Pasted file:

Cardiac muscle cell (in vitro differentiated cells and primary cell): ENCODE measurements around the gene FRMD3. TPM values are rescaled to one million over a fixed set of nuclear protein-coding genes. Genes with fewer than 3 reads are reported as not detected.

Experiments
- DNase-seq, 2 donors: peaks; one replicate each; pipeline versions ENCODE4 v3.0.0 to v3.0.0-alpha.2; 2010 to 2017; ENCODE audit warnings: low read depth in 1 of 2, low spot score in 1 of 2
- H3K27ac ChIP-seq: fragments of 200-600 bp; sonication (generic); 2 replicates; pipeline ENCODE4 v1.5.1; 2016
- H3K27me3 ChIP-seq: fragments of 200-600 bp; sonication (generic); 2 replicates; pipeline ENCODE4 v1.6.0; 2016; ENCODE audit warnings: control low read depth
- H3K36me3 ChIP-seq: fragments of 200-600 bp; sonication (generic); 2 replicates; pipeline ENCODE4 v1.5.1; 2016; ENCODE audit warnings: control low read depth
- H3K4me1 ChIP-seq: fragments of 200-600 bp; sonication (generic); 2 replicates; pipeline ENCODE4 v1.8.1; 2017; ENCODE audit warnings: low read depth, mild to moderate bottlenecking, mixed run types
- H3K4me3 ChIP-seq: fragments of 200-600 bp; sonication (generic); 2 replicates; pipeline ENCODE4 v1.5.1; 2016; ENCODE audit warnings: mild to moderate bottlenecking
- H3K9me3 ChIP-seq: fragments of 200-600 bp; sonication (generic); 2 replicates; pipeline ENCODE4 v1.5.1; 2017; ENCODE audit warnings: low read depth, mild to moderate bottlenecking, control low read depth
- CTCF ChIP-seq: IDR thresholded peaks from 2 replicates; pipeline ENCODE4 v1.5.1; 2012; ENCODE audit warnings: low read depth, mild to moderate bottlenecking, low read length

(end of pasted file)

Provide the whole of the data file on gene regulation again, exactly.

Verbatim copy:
Cardiac muscle cell (in vitro differentiated cells and primary cell): ENCODE measurements around the gene FRMD3. TPM values are rescaled to one million over a fixed set of nuclear protein-coding genes. Genes with fewer than 3 reads are reported as not detected.

Experiments
- DNase-seq, 2 donors: peaks; one replicate each; pipeline versions ENCODE4 v3.0.0 to v3.0.0-alpha.2; 2010 to 2017; ENCODE audit warnings: low read depth in 1 of 2, low spot score in 1 of 2
- H3K27ac ChIP-seq: fragments of 200-600 bp; sonication (generic); 2 replicates; pipeline ENCODE4 v1.5.1; 2016
- H3K27me3 ChIP-seq: fragments of 200-600 bp; sonication (generic); 2 replicates; pipeline ENCODE4 v1.6.0; 2016; ENCODE audit warnings: control low read depth
- H3K36me3 ChIP-seq: fragments of 200-600 bp; sonication (generic); 2 replicates; pipeline ENCODE4 v1.5.1; 2016; ENCODE audit warnings: control low read depth
- H3K4me1 ChIP-seq: fragments of 200-600 bp; sonication (generic); 2 replicates; pipeline ENCODE4 v1.8.1; 2017; ENCODE audit warnings: low read depth, mild to moderate bottlenecking, mixed run types
- H3K4me3 ChIP-seq: fragments of 200-600 bp; sonication (generic); 2 replicates; pipeline ENCODE4 v1.5.1; 2016; ENCODE audit warnings: mild to moderate bottlenecking
- H3K9me3 ChIP-seq: fragments of 200-600 bp; sonication (generic); 2 replicates; pipeline ENCODE4 v1.5.1; 2017; ENCODE audit warnings: low read depth, mild to moderate bottlenecking, control low read depth
- CTCF ChIP-seq: IDR thresholded peaks from 2 replicates; pipeline ENCODE4 v1.5.1; 2012; ENCODE audit warnings: low read depth, mild to moderate bottlenecking, low read length